Under ett par månader har jag kört Microsoft Security Essentials (MSE) på min hem-PC och det har fungerat utmärkt. Alla mina tidigare antivirusprogram har alltid gjort mycket oväsen av sig i form av uppdateringar eller att de varit i vägen när vissa program skulle köra. MSE är mycket tystare av sig och hittills verkar den fungera bra. Det återstår att se vid nästa virusutbrott om den hanterar detta på ett bra sätt!

Filhantering med Dropbox

Dropbox är verkligen en härlig molntjänst. Tack vare de olika gränssnitt man kan använda Dropbox genom, till exempel som en vanlig mapp på din dator (vilket operativsystem du än kör) eller genom det utmärkta webbgränssnittet.

Det bästa med Dropbox är att man kan komma åt sina filer bakom nästan vilken brandvägg eller begränsad serverdator som helst. Ofta är företagsnätverk blockerade för “udda” trafik och då kan det vara svårt att ladda upp eller ner filer man behöver i jobbet.

Skaffa ett eget Dropbox-konto och få 2 GB gratis utrymme!

Utnyttja statistiken från din hemsida

Glöm inte att följa statistiken ifrån din hemsida. Vad letar dina besökare efter när de hittar din hemsida? Att använda ett bra statistikverktyg som Piwik eller Google Analytics kan öppna ett helt nytt sett för dig att se din egen hemsida.

Följ trender såsom var dina besökare kommer ifrån. Hur många besökare får du från den där bloggen eller forumet som du länkas ifrån. Det kan vara bra att veta då man kanske bör ägna mer tid åt att svara på kunders frågor på Internet och därmed lämna ett spår efter sig för nästa kund.

Ett mycket intressant sätt att använda statistik på är framförallt att hitta saker som dina besökare letar efter men som inte finns på din hemsida. Säg att ert företag lagt upp en “offert”-sida. Att se vilka besökare som når denna sida kan avslöja vad dina presumtiva kunder söker. Om du ser massor av sökord på “fastpris offert” (särskrivet i exempelvärldens underbara värld) så kanske detta bör framhävas på hemsidan om ni erbjuder denna tjänst.

Att ändra sidan efter de sökord där den passar är lite som att anpassa varorna i en butik efter vem som kommer och handlar. Kunden har alltid rätt, även på Internet!

How to avoid a page being cached

All web programmers have probably had trouble with browsers caching pages it ought not to. So what can we do about it? Well in good old HTTP 1.0 we had a nice header that simply said:

Pragma: no-cache

Easy huh? Yes. Probably to easy. If not browsers then sure some proxy server will dissobey that simple command and require that we explain it to them more thoroughly. This brings on the next HTTP-command:

Expires: -1

Acctually any invalid date format will do, the meaning should be interpreted as “this page have ceased to be” [mental image of John Cleese banging a parrot on the desk]. Only problem is still some missbehaving browsers and proxys interpret this as “well you might have written an erranous date, so we play nice and cache the page for you still”. Cue HTTP 1.1 and we have another header:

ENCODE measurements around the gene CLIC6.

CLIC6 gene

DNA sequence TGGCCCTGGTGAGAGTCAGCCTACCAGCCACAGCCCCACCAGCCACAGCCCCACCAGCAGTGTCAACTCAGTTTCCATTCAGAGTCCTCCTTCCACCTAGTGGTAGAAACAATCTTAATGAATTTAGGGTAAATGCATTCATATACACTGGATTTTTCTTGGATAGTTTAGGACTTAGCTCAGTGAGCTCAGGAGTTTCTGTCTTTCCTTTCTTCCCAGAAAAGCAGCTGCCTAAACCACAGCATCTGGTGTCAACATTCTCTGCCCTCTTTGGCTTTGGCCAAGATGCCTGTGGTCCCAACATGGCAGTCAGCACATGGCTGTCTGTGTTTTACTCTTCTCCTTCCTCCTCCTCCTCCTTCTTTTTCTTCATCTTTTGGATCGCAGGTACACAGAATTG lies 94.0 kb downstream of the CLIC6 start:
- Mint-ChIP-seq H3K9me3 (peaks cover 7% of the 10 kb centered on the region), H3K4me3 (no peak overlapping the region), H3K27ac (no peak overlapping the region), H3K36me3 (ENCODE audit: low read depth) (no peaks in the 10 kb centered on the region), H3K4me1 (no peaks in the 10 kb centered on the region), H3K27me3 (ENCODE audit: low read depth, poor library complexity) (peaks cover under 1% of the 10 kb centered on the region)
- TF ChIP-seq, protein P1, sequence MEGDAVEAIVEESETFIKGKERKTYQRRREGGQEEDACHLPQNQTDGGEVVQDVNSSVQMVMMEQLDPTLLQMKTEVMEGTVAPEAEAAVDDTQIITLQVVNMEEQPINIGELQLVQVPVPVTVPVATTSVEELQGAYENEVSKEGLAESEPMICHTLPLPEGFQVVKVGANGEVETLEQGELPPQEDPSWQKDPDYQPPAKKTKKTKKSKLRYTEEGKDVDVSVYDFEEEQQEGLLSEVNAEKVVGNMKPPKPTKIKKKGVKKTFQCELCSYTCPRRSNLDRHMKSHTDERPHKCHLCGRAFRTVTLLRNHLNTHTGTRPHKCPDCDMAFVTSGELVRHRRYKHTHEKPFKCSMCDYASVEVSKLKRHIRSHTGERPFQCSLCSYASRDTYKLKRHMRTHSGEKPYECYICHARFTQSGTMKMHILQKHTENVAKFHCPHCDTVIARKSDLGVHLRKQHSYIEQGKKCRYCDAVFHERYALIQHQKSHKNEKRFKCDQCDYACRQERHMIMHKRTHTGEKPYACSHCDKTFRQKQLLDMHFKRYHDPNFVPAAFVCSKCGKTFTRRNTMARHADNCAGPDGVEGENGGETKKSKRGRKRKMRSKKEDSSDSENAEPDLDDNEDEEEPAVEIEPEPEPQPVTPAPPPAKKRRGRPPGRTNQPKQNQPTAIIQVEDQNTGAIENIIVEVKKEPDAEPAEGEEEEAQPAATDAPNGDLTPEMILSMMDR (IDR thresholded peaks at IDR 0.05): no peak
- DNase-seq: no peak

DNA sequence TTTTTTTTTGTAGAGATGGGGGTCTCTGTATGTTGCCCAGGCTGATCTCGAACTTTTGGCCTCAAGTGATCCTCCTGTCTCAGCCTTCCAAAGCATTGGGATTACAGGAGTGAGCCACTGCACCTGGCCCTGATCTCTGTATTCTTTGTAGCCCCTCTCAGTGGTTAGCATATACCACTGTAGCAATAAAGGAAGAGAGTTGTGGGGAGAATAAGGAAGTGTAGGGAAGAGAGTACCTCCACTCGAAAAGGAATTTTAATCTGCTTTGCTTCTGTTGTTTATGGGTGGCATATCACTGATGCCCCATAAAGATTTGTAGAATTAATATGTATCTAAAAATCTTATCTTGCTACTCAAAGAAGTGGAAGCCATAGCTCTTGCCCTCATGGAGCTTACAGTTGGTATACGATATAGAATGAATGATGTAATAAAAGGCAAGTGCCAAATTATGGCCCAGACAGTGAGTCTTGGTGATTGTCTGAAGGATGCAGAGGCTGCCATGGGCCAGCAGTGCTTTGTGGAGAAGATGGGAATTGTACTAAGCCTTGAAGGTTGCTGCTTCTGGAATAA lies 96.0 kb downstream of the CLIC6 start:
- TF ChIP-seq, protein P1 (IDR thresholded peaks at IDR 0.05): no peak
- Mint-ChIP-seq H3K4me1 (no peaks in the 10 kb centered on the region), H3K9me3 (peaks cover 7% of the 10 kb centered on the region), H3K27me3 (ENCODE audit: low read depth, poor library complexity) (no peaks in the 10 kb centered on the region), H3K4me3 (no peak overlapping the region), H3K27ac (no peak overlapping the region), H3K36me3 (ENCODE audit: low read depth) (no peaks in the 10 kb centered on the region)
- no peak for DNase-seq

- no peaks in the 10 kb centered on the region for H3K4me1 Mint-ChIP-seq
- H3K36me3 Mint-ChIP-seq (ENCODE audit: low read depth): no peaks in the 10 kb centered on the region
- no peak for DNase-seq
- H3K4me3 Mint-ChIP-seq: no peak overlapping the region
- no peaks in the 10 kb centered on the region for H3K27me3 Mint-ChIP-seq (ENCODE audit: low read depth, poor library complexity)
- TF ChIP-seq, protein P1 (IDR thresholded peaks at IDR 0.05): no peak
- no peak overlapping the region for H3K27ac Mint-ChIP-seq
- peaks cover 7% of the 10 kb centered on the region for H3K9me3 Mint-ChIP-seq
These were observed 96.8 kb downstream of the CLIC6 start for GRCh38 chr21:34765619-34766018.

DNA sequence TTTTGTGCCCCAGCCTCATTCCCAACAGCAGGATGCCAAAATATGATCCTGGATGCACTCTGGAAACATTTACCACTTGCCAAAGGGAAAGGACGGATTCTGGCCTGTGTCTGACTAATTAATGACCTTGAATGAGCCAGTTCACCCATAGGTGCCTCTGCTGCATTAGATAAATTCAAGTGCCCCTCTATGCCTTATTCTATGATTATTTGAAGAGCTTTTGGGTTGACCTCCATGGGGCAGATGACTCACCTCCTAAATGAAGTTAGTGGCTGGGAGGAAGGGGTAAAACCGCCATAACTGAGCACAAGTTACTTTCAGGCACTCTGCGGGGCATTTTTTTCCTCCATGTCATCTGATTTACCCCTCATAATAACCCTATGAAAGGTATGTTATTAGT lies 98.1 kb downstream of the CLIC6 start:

Cache-control: no-cache

Oh, remember this directive? Easy huh? Heard it before. Yes, it’s to easy to be true as well. The problem with this one is that some missbehaving reverse-proxys apparently fails to deliver these pages through the proxy in what seems to be their inability to forward it since they are not allowed to save it. At least in my case it was a reverse proxy that seemed to think very little of pages it wasn’t allowed to keep. We had to give it “Cache-control: private” in order for it to acctually pass the page on. The obvious problem with this is that it no longer prehibits the end user agent (as opposed to a in the middle proxy) to cache the page.

Now all available headers have failed in some way, add to this that someone using HTTP 1.0 might try and send a cache-control which will fail due to it not being part of 1.0 or in reverse someone using 1.1 sending Pragma header which might be ignored due to being replaced by cache-control in 1.1.

What is a programmer to do? Well, since proxys have made me not rely on normal HTTP headers the next step is into HTML and the http-equiv META tags. Let’s blast the browser with everything we have:

<meta http-equiv=”Expires” content=”-1″>
<meta http-equiv=”Pragma” content=”no-cache”>
<meta http-equiv=”Cache-Control” content=”no-cache”>

Now no proxy should ever interfere with our headers. The problem with cache-control and pragma remains so if you use HTTP 1.0 the former is ignored and in 1.1 the latter. If we include both we are safe, at least until they decide to probably change the whole thing in a future 1.2 version. We also send the expires tag which should make its way all the way to the browser without being cached. Hopefully at least one of these will be treated with respect by the browser, this is even partly recommended in an old KB-article from Microsoft. Still http-equiv is not as safe as real HTTP headers, it requires the browsers to support them. Some support them better than others (the article is old but still sends my head spinning in dissbelief).

Being dissillusioned by the current state of cache control (not the header, the subject) I ended up doing what probably most people are doing allready. Appending a random 10 character string to every call I ever make effectivly fooling the browser that this information might be improtant and making it update the page properly. Just append it to the back of every GET and include a random field in every POST.



Not the same page. Obviously. Please don’t tell any browser developer this or they might include a “random cache of everything in the known universe”-feature in their next build.